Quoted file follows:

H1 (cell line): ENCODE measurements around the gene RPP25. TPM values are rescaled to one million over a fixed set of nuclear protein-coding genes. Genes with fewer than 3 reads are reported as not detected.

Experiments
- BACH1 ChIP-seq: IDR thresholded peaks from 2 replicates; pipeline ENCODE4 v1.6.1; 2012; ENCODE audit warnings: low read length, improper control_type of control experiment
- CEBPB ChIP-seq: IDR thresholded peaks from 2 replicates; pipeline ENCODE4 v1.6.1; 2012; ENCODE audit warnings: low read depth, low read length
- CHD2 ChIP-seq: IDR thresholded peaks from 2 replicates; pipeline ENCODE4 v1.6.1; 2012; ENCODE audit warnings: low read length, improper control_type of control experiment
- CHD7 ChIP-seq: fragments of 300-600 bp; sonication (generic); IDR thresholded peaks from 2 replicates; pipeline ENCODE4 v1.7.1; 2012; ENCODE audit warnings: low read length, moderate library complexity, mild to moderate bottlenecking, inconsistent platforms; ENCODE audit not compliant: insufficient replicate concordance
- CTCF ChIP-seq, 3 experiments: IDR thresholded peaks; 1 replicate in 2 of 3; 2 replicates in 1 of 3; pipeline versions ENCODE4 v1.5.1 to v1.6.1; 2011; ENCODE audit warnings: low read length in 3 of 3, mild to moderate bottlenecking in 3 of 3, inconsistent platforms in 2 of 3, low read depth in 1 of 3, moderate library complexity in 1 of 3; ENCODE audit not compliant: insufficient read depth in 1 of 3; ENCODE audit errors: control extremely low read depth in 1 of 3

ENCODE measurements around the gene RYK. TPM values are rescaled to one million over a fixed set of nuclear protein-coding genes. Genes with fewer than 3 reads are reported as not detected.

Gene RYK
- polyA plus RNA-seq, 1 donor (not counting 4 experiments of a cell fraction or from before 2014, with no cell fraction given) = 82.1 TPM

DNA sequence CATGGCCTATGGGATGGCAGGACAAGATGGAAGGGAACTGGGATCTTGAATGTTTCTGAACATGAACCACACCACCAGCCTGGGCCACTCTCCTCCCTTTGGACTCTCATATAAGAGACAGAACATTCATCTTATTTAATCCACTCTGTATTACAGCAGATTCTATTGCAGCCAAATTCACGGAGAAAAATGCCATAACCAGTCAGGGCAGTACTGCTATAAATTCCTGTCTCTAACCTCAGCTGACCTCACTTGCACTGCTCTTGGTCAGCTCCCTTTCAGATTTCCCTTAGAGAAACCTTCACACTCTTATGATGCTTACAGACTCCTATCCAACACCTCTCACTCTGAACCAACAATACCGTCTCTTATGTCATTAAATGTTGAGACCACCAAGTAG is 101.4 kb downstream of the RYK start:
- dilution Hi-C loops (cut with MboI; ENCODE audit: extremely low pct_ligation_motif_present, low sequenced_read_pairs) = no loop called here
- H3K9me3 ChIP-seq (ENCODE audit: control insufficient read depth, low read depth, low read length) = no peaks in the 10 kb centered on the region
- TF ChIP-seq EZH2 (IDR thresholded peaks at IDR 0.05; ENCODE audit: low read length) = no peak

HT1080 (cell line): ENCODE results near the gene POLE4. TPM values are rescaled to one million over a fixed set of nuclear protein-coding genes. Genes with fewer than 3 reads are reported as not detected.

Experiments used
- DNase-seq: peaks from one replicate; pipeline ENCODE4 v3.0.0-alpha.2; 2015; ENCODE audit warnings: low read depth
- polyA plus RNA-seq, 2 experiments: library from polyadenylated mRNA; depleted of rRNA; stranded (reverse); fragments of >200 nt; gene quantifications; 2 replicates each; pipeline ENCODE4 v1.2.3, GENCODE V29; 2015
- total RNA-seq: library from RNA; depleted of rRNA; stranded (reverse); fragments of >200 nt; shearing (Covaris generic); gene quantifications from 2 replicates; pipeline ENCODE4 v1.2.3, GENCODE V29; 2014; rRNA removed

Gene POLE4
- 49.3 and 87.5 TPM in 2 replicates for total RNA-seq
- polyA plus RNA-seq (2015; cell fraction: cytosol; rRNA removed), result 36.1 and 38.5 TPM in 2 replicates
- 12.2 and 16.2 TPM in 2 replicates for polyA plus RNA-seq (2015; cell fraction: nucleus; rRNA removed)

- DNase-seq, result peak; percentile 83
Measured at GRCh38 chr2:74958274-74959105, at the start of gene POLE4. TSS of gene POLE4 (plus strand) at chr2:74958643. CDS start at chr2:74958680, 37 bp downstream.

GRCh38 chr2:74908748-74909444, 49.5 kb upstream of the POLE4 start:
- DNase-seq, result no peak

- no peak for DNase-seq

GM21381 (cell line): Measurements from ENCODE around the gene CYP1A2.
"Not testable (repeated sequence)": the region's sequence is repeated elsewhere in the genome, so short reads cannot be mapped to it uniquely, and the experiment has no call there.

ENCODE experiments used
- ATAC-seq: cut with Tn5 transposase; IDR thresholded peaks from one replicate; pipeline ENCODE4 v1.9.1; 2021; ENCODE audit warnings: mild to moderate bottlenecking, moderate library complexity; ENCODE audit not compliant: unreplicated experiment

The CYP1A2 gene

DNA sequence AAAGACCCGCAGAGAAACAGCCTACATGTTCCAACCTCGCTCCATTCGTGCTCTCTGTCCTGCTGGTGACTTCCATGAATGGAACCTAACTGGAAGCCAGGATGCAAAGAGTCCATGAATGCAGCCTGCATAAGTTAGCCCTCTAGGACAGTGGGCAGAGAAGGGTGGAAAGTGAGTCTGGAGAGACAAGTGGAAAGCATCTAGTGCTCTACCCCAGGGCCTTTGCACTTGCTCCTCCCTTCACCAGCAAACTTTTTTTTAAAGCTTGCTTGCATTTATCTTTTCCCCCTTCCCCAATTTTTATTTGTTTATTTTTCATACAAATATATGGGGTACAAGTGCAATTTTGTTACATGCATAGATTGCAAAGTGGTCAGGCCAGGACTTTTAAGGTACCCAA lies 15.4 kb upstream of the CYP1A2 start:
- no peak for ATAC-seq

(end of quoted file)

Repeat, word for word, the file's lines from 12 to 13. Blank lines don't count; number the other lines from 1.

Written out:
- dilution Hi-C loops (cut with MboI; ENCODE audit: extremely low pct_ligation_motif_present, low sequenced_read_pairs) = no loop called here
- H3K9me3 ChIP-seq (ENCODE audit: control insufficient read depth, low read depth, low read length) = no peaks in the 10 kb centered on the region